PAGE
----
According to a new BPI study, Britain’s tech industry is benefiting more from music than the actual music industry.
Although this shouldn’t come as a surprise – no matter how much we hear about the vinyl revival, it’s still no iPod – the figures make for interesting reading. In the five years charted by the study, (2008-2012) tech companies made £11 billion simply on the basis of having music available on their products, while the recorded music sector only brought in £4.2 billion.
More specifically, for every 1% increase in demand for music, there’s a 1.4% correlating increase in smartphone purchasing, and a 2.2% increase for tablets.
The study also found that UK consumers spend approximately 23% on music than other G7 countries.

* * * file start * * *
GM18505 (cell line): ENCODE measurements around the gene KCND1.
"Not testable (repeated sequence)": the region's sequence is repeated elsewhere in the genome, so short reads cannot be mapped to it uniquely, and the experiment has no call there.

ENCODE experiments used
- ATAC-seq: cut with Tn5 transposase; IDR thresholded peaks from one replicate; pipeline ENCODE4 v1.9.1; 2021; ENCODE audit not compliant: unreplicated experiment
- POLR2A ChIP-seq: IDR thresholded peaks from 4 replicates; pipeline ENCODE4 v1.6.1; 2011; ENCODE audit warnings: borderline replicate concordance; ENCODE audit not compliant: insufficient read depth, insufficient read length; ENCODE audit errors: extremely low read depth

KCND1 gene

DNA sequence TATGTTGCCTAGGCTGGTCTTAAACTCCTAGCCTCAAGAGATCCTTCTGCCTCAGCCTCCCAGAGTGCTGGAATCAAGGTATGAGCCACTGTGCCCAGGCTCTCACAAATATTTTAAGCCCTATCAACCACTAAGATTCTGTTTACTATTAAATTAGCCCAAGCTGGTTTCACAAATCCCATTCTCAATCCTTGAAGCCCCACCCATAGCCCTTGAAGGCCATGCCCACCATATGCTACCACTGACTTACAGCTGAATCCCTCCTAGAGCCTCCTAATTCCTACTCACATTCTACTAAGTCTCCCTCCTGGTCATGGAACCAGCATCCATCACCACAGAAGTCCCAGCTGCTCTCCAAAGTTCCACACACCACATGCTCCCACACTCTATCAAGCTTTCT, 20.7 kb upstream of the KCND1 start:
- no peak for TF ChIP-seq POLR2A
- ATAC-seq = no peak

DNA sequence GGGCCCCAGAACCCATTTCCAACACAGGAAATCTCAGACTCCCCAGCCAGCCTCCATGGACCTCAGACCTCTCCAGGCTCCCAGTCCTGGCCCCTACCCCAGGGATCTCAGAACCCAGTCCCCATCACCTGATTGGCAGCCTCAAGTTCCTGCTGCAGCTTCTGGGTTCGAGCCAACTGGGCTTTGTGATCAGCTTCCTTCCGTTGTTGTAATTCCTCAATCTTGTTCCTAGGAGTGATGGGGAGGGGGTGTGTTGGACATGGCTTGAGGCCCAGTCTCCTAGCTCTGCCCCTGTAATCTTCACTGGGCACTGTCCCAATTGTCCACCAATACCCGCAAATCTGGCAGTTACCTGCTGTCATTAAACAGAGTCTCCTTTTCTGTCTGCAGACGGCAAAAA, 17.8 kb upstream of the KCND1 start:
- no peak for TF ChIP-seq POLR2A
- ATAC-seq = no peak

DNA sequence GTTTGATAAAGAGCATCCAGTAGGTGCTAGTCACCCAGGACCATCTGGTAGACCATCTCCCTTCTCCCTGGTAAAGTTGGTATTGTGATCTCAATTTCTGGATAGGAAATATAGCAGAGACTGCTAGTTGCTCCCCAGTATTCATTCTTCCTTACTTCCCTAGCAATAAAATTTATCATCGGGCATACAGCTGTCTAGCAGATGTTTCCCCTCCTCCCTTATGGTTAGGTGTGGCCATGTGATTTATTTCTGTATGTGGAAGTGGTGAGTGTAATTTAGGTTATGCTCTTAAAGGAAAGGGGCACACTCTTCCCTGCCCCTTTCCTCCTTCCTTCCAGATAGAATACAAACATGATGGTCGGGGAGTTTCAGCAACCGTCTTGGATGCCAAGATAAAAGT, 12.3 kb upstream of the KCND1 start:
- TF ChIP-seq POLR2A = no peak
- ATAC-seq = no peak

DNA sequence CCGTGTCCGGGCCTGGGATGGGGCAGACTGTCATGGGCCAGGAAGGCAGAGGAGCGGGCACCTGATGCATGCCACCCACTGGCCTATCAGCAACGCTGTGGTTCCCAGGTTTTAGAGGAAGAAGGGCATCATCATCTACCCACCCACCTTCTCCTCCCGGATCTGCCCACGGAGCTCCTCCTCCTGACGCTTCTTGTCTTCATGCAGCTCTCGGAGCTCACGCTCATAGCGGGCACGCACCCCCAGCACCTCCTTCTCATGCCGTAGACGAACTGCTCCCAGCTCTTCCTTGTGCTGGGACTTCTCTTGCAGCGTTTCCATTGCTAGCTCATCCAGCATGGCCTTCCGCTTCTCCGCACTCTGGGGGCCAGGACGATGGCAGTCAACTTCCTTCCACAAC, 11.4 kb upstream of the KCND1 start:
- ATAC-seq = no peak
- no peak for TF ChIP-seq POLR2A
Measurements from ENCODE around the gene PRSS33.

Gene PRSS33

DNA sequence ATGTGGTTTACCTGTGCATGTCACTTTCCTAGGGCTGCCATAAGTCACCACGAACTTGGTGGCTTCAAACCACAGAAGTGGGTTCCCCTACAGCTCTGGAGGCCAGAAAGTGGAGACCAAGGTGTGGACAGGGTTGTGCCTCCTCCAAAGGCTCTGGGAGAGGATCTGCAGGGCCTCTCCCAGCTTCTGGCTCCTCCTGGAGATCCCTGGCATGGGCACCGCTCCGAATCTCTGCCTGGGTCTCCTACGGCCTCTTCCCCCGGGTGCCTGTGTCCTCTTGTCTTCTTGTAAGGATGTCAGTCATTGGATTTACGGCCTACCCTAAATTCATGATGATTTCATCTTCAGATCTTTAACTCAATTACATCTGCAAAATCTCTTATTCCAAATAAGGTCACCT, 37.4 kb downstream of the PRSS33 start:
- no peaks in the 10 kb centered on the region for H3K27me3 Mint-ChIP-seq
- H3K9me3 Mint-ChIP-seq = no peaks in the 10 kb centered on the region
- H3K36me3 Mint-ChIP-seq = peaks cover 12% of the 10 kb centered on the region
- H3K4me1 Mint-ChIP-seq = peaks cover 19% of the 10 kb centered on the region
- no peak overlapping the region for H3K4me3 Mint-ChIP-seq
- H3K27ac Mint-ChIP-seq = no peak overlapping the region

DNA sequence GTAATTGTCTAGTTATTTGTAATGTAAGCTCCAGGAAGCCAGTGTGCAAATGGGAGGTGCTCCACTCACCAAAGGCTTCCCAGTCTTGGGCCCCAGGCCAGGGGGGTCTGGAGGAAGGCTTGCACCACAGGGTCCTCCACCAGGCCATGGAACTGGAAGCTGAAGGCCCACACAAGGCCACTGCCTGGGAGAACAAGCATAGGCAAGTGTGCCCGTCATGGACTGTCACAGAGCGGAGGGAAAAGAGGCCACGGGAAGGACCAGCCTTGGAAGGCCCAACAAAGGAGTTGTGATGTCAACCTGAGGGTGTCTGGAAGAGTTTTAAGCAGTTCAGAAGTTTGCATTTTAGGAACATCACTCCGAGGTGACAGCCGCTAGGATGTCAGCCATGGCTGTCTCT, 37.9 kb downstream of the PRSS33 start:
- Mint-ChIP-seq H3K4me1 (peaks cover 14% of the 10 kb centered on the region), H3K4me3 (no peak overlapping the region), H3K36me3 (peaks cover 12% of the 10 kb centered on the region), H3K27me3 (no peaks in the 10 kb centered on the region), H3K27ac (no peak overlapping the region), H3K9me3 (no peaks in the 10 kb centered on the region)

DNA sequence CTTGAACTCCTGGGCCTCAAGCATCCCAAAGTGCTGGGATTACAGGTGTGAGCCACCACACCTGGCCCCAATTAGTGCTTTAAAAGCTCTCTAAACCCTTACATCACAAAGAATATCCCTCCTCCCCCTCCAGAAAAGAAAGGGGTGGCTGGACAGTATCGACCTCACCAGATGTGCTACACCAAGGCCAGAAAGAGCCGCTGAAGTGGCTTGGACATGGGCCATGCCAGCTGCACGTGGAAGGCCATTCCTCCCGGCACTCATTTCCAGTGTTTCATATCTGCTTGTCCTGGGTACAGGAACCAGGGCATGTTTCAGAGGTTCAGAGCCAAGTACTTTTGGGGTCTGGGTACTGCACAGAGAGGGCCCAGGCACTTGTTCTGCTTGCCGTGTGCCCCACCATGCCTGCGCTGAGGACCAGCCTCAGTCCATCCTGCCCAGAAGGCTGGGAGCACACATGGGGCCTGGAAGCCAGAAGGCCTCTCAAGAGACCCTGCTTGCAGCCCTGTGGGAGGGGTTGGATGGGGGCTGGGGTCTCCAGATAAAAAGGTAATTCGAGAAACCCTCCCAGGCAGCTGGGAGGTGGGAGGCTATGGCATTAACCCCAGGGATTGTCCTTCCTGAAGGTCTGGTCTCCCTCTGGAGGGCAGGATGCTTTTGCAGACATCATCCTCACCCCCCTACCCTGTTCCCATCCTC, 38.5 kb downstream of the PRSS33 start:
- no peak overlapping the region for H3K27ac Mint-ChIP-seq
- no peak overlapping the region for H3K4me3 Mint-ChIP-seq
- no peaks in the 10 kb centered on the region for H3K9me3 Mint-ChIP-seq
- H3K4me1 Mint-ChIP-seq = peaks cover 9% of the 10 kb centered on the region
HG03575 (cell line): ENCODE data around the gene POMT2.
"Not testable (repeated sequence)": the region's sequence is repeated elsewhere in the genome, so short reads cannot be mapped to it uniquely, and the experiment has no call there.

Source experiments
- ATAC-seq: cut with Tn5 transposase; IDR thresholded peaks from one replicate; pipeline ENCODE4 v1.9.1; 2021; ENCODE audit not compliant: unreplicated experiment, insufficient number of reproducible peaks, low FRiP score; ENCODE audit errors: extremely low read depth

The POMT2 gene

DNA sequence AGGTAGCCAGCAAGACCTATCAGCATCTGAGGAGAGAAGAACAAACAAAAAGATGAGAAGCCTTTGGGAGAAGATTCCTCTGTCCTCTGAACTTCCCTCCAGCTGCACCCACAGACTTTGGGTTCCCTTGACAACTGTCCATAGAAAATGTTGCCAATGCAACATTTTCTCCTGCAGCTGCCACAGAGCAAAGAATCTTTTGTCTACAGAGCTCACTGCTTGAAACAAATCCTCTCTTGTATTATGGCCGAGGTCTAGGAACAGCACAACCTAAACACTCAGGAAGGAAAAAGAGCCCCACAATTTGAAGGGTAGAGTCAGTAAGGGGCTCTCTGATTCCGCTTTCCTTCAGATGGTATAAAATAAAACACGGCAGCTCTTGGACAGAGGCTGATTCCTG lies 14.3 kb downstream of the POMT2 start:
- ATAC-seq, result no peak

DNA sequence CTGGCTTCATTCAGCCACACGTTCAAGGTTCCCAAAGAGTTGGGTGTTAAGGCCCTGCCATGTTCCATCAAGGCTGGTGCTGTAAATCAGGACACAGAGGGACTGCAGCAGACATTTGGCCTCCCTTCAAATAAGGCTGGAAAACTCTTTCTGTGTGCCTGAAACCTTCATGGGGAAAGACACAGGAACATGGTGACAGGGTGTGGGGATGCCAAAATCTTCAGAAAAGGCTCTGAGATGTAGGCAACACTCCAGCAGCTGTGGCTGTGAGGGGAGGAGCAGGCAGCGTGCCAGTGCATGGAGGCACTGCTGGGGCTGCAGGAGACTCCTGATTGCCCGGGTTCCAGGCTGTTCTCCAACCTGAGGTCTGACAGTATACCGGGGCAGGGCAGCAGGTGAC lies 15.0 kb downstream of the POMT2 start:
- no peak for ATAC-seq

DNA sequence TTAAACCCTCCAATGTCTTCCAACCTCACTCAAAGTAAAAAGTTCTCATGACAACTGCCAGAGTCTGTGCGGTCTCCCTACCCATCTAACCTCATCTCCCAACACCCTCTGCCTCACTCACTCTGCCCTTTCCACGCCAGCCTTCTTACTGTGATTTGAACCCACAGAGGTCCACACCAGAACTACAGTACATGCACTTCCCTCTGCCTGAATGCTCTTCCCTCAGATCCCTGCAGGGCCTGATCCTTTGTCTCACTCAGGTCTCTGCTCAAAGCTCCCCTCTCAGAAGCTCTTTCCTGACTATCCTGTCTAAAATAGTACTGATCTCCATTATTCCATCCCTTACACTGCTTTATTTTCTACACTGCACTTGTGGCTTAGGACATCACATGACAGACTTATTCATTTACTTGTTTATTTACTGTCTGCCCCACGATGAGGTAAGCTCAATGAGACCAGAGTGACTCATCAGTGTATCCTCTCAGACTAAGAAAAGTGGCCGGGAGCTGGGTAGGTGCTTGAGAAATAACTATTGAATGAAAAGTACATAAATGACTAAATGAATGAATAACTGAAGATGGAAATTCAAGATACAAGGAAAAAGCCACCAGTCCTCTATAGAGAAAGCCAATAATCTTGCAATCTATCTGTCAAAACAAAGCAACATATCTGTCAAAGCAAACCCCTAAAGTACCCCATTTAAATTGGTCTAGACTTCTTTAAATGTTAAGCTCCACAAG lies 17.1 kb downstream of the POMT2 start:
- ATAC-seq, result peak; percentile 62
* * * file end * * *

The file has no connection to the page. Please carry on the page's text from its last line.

As pointed out by CMU, the report’s well-timed: October has seen a change in UK copyright law that allows people to legally rip tracks from CDs to their computers, and then put them on their mp3 players (we know – 20 years too late).
According to BPI chief executive Geoff Taylor, “It is well-known that recorded music is one of the UK’s most successful exports, but this study demonstrates that Britain’s love of it also boosts our economy by generating billions of pounds a year in additional consumer technology sales.”
“The relationship between music and tech is symbiotic. Record labels work hand in hand with technology companies every day to create fantastic digital music experiences for fans. The spirit of innovation that drives technology forward also lies at the heart of the authentic and unique global appeal of British music – and the fast-growing tech sector stands to benefit from the wonderful creativity of our musicians”.